Certified Life Coach

Living Her Passion - Laura Sykora

Photo by Becky Kelly

Photo by Becky Kelly

It was 2009 when Laura Sykora first realized she was missing something in her life. Her mother-in-law was in the midst of completing her second year of chemotherapy for lymphoma and her father-in-law had just been diagnosed with pancreatic cancer. “My personal life was filled with many moving parts that were both life-changing and stressful,” Laura elaborates. “Although I had a wonderful job, I was still unfortunately left at the end of each day feeling unfulfilled and questioning my life’s purpose.” To top it off, Laura had just undergone a long year of unsuccessful attempts at becoming pregnant. This chain of events led to a wake-up call that changed Laura’s life forever.

Shortly after her father-in-law passed away, Laura and her husband, Ed, had several in-depth conversations about adoption as a means to grow their family. As she simultaneously realized that her passion in life was to serve others for a greater good, Laura became drawn to the process of international adoption. “After talking with friends who had adopted, visiting an adoption agency, and meeting with other adoptive families, Laura says that she and Ed quickly realized that their hearts were being led in a new and exciting direction.

After completing the long process that accompanies international adoption, Laura and Ed brought their son home from Ethiopia in August 2010. After resigning from her job of nearly ten years to stay home with her son, Laura had no idea that the next chapter of her life was waiting in the wings. A few months after the adoption was finalized, Laura walked through an open door to accept a job at the very agency that handled their adoption: Holt International. While her title and duties have changed over the past six years, Laura continues to embrace every day with gratitude for the opportunity to witness so many families joined through the joy of adoption. In 2013, Laura and Ed were blessed through adoption once again when they brought home a daughter from Ethiopia.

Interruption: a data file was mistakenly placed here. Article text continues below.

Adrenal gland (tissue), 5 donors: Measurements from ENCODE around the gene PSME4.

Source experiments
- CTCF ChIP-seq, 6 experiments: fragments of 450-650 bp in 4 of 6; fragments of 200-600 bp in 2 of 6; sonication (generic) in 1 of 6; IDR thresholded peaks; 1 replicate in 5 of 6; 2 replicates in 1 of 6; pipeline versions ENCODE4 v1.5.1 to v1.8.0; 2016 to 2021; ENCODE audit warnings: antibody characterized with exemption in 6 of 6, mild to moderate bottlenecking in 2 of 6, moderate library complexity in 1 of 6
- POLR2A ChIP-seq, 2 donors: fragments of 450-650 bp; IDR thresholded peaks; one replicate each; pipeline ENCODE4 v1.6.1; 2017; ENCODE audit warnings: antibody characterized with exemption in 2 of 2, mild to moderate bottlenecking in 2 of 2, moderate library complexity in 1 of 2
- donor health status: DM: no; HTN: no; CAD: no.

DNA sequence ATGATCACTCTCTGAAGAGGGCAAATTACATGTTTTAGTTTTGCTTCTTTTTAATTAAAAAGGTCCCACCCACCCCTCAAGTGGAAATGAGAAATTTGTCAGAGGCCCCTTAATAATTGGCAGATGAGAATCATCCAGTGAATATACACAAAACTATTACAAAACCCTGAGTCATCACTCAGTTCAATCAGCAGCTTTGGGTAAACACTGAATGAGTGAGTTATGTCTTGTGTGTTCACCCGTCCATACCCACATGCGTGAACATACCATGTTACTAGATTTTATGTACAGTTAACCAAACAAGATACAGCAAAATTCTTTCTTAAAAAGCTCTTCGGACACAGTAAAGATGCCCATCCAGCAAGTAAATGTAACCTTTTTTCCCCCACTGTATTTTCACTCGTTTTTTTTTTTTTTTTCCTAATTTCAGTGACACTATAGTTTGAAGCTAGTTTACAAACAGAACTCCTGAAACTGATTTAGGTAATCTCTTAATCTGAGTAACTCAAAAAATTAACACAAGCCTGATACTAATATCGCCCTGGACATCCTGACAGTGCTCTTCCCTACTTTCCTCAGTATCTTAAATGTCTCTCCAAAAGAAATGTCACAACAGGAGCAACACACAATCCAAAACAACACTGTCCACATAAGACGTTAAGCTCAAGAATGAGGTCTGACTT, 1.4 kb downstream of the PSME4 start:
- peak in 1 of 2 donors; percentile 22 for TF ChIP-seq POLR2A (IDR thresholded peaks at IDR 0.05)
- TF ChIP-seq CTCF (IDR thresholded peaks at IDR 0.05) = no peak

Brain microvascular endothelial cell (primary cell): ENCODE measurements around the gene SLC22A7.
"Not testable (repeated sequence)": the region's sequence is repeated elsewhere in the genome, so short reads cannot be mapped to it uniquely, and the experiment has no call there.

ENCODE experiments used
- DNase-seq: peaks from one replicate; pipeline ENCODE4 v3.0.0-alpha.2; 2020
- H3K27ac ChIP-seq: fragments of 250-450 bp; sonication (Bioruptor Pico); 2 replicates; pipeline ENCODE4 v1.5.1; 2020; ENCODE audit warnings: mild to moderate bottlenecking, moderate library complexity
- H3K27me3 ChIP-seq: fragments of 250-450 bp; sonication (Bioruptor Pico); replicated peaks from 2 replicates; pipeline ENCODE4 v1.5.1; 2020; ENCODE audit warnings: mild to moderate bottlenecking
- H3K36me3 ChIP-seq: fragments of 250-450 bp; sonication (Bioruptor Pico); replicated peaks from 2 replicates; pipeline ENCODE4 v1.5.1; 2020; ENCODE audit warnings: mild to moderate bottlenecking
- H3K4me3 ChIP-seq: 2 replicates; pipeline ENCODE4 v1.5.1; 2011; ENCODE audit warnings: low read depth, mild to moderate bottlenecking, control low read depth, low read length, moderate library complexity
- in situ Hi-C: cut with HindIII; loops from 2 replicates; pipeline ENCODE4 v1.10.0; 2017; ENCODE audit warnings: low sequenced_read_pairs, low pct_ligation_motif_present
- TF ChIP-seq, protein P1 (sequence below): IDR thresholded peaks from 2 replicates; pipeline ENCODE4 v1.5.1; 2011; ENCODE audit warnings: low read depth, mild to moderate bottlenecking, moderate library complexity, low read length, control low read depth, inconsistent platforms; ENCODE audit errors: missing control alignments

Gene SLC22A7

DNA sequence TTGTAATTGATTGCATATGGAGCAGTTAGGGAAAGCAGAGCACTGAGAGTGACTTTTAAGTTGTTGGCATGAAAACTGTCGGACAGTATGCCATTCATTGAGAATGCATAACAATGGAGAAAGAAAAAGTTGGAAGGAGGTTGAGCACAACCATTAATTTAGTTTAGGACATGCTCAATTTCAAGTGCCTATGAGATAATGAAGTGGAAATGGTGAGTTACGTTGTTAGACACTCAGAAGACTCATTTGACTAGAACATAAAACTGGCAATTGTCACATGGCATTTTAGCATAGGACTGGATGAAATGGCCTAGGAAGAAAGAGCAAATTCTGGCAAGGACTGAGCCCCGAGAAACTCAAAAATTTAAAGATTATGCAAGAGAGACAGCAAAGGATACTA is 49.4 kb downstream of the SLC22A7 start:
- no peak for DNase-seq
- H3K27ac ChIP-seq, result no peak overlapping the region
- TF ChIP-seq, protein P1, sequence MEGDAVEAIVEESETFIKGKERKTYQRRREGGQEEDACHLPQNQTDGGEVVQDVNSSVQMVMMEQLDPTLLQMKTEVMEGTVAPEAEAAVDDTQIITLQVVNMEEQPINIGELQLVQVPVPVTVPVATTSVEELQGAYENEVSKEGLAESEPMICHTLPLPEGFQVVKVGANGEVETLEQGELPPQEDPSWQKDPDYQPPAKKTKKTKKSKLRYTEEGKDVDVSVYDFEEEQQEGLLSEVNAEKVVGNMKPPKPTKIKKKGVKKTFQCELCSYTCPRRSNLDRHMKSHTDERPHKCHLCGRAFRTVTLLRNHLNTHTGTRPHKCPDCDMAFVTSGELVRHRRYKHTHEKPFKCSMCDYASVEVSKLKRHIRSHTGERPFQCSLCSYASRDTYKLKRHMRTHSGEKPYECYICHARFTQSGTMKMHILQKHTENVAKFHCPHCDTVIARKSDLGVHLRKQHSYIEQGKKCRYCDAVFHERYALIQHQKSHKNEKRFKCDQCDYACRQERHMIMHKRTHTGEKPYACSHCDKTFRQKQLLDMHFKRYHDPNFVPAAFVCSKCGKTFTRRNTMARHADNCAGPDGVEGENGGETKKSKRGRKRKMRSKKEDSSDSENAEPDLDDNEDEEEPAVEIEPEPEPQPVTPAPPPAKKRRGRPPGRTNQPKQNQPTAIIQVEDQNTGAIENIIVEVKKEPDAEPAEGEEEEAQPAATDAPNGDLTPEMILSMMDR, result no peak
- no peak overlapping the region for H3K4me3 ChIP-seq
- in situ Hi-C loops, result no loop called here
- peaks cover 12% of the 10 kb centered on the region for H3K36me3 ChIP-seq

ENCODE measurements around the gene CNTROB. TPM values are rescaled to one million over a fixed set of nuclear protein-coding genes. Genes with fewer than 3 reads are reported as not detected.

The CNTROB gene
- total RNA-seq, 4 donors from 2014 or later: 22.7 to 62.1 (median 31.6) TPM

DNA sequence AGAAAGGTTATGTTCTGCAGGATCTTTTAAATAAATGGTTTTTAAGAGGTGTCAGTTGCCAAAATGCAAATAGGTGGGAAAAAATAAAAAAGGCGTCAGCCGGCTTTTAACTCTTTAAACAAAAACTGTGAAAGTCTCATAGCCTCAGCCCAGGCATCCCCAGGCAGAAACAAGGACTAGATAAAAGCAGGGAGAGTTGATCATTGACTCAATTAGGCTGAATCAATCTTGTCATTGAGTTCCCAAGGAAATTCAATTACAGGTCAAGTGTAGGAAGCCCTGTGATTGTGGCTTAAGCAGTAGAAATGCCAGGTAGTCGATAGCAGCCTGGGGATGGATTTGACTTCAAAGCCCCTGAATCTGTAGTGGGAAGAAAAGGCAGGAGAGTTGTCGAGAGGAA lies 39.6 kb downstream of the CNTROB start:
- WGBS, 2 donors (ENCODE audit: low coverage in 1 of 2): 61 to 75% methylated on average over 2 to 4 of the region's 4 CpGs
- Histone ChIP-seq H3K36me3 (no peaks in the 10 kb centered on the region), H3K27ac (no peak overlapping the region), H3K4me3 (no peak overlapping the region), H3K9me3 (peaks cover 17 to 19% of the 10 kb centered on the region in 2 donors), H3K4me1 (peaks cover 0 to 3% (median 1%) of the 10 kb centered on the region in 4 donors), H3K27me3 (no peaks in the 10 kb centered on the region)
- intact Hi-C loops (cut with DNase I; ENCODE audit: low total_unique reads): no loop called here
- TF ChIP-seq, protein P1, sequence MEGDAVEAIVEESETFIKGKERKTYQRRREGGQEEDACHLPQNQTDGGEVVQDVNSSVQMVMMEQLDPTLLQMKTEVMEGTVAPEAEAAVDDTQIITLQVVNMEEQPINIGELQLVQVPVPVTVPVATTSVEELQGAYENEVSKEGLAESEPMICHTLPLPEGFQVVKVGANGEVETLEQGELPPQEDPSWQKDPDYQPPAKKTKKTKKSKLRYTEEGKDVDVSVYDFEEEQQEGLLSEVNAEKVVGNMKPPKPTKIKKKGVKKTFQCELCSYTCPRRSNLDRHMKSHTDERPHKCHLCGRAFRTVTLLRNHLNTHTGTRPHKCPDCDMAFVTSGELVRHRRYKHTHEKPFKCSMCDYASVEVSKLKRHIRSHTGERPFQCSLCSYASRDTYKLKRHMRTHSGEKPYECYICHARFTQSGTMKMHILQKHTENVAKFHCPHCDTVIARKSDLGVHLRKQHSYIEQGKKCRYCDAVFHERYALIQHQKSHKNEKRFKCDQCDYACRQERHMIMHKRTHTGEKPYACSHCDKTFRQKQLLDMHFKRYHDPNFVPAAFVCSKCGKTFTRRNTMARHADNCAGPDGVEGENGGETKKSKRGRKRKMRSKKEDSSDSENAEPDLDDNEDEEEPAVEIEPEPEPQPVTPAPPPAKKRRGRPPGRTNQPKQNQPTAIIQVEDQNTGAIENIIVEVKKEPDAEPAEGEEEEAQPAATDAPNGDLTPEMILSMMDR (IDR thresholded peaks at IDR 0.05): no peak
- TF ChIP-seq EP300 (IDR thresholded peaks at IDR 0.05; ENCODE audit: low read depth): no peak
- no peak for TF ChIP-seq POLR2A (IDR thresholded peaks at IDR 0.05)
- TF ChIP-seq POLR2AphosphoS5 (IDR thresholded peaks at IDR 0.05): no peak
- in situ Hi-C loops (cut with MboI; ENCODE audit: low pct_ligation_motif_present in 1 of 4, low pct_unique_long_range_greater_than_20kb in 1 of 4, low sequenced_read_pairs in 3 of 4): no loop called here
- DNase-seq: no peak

Laura considers herself fortunate to have a wonderful support system filled with friends who listen and loyally walk beside her through life, celebrating the joys and supporting her through the sorrows. Last year, her mother-in-law passed away. “During the last month of her life, we had many meaningful conversations,” Laura adds. “Her advice to me was simple and wise. She told me that I would never reach the end of my days and wish they had been filled with more time at work. Her best advice was for me to stay focused on me and the needs of my family.”

Today, Laura loves the life she has created for herself and her family. She works on occasion, counseling families interested in international adoption, and volunteers at her children’s school. Laura says that by pursuing her passion, she has gained a daily sense of freedom and gratefulness. In carrying on the tradition in memory of her mother-in-law, Laura offers one piece of great advice for anyone wishing to pursue their own passion in life. “Don’t make excuses. Life is filled with new chapters and change can be both healthy and exciting. Enjoy the journey!”